There was considerable conflict in the testimony concerning the speed of respondents' car as it approached the truck.

Mr. Berndt testified that, on rounding the curve from the east, he was proceeding at twenty-five miles an hour, and that, on seeing the truck, he slowed his car to from fifteen to twenty miles an hour. He also testified that, just before the collision, he was proceeding at not more than ten miles an hour.

Mrs. Berndt testified that, when they rounded the curve, she thought the car was moving at about thirty miles an hour, and that, after it rounded the curve, the speed of the car decreased.

Appellant Struck testified that respondents' car was proceeding at thirty-five miles an hour, and that its speed was reduced slightly, if at all, prior to the collision.

Mr. Berndt testified that, not until he was within thirty or forty feet from the truck, did he notice that it was *768 stalled; that he first endeavored to turn to the south side of the highway in an attempt to pass the truck on that side, but, concluding that this was impossible, he tried to turn to the north side of the highway, and that, at this time, he applied the brakes and skidded into the truck.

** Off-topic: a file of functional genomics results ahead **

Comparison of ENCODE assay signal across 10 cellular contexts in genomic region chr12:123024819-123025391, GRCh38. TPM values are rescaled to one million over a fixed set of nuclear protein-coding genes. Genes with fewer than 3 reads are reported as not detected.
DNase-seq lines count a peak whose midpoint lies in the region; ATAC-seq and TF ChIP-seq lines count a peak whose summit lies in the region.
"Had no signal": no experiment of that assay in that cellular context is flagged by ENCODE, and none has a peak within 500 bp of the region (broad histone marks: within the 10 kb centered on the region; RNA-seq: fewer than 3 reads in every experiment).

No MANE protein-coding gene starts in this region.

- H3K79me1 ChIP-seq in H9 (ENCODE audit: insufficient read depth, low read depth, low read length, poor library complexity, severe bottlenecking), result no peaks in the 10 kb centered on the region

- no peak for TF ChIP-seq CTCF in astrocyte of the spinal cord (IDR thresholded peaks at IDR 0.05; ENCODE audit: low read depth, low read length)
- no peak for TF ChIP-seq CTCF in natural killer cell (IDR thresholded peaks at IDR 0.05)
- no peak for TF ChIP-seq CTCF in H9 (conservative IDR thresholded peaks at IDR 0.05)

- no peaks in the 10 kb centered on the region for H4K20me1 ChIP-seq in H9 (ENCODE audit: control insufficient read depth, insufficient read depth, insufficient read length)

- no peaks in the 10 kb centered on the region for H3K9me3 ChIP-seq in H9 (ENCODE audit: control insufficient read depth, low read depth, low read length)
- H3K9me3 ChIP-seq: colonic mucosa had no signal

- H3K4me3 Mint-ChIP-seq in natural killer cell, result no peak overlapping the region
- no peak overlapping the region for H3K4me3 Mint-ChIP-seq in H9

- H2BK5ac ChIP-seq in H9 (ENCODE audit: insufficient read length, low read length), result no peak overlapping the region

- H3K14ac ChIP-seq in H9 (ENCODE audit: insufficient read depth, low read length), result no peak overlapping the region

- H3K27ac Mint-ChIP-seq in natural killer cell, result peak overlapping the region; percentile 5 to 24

Mrs. Berndt corroborated her husband's testimony to the effect that he first tried to pass the truck on the south side of the highway and then attempted to turn to the north side, also testifying that he checked the speed of the car.

Appellant Struck testified that respondents' car never varied its direction to either side of the highway and that the car slid for from one hundred to one hundred fifty feet before striking the truck.

The record discloses definite conflicts in the evidence introduced by the respective parties. No error is assigned upon any of the court's trial rulings, nor upon any instruction given by the court.

The verdict is supported by the evidence, and the judgment appealed from is affirmed.



[1] Reported in 231 P. (2d) 643.